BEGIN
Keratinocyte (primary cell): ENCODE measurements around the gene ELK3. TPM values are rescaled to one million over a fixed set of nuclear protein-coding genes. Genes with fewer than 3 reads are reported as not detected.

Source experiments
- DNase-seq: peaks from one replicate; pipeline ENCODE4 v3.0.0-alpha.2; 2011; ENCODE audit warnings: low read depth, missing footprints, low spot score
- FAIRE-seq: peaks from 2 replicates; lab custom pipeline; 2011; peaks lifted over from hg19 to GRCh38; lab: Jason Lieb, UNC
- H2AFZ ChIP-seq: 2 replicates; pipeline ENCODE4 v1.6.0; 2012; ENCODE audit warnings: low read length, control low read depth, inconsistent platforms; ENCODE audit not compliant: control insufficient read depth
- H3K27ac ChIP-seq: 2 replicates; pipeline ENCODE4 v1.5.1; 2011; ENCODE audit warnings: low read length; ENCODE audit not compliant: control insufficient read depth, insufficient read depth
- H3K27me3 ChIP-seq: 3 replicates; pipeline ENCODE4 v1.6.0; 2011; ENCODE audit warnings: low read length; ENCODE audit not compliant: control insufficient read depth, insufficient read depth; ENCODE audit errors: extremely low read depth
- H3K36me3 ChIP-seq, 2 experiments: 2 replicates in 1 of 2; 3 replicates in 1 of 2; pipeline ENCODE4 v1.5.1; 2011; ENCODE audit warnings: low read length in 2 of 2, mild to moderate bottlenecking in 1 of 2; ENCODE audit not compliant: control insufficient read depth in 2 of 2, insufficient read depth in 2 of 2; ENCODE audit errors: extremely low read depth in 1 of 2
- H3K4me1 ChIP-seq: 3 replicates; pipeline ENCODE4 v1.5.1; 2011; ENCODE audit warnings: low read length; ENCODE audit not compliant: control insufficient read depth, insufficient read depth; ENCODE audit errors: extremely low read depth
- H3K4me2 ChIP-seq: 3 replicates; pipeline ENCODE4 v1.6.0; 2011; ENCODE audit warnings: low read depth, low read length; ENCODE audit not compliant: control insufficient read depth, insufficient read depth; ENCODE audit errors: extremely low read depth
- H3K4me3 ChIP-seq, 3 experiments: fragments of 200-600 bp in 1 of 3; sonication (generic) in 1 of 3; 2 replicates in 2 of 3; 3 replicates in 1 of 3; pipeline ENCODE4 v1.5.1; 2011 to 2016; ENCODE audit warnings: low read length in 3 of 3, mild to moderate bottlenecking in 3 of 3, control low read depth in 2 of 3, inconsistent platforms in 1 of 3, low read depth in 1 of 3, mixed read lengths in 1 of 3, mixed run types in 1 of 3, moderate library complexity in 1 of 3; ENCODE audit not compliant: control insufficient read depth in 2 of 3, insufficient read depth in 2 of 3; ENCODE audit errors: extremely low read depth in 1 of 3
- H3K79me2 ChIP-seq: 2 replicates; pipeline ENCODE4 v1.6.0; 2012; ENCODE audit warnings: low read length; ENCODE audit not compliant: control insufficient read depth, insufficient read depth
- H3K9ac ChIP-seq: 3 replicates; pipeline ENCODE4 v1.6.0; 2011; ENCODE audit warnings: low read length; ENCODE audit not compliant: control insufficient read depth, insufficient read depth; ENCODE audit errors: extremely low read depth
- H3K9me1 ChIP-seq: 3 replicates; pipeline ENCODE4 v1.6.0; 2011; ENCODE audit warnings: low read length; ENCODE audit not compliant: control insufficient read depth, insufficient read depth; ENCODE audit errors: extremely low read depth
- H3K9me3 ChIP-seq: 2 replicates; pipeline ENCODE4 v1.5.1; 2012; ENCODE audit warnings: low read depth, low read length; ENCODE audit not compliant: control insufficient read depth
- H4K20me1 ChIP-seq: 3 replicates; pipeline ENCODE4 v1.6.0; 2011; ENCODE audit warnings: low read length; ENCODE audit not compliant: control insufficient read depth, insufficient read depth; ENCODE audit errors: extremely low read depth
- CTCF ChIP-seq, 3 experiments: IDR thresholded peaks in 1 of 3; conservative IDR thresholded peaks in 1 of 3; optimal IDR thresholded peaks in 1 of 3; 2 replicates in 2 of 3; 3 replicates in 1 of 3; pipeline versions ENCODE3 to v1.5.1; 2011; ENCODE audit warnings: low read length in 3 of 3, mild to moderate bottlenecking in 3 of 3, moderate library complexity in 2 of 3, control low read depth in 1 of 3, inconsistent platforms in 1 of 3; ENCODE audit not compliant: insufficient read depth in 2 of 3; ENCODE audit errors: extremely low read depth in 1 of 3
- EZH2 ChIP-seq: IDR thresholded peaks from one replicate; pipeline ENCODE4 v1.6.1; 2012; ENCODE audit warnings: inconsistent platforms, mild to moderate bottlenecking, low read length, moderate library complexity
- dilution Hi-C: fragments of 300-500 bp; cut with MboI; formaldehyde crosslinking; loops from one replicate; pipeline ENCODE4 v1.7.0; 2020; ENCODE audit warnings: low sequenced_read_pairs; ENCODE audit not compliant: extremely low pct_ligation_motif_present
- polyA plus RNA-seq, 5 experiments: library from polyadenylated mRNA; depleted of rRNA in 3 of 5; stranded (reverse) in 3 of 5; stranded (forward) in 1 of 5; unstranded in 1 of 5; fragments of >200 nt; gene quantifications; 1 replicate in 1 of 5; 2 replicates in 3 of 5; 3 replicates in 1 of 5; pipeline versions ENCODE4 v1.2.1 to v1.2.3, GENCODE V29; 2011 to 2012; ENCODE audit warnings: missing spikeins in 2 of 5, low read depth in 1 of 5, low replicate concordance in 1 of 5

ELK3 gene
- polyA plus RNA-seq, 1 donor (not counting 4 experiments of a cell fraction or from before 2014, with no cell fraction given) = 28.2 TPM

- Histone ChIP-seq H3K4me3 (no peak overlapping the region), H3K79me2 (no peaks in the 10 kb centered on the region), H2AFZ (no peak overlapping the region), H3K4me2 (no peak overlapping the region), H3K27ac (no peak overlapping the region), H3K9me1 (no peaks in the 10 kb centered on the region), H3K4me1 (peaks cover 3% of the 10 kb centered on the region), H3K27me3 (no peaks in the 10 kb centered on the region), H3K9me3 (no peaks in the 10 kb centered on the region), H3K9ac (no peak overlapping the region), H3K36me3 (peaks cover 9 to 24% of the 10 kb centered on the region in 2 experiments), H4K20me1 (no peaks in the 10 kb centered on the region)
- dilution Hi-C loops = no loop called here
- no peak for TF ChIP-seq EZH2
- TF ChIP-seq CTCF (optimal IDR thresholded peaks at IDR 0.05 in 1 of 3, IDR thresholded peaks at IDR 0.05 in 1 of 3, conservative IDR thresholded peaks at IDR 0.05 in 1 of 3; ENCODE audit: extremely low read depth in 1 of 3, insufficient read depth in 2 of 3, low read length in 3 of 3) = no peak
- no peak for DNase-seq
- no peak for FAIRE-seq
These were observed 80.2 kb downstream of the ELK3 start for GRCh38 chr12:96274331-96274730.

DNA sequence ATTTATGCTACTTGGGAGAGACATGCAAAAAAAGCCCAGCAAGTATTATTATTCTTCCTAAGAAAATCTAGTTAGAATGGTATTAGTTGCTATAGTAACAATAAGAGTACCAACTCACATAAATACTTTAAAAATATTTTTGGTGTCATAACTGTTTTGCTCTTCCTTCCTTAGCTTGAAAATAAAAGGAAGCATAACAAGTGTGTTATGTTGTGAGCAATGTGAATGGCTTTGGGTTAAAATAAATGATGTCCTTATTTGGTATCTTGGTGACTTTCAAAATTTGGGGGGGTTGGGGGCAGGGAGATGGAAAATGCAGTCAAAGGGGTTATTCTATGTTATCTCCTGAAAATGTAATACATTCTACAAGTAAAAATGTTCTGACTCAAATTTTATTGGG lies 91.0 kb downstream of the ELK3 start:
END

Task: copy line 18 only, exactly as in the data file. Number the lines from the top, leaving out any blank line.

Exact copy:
- EZH2 ChIP-seq: IDR thresholded peaks from one replicate; pipeline ENCODE4 v1.6.1; 2012; ENCODE audit warnings: inconsistent platforms, mild to moderate bottlenecking, low read length, moderate library complexity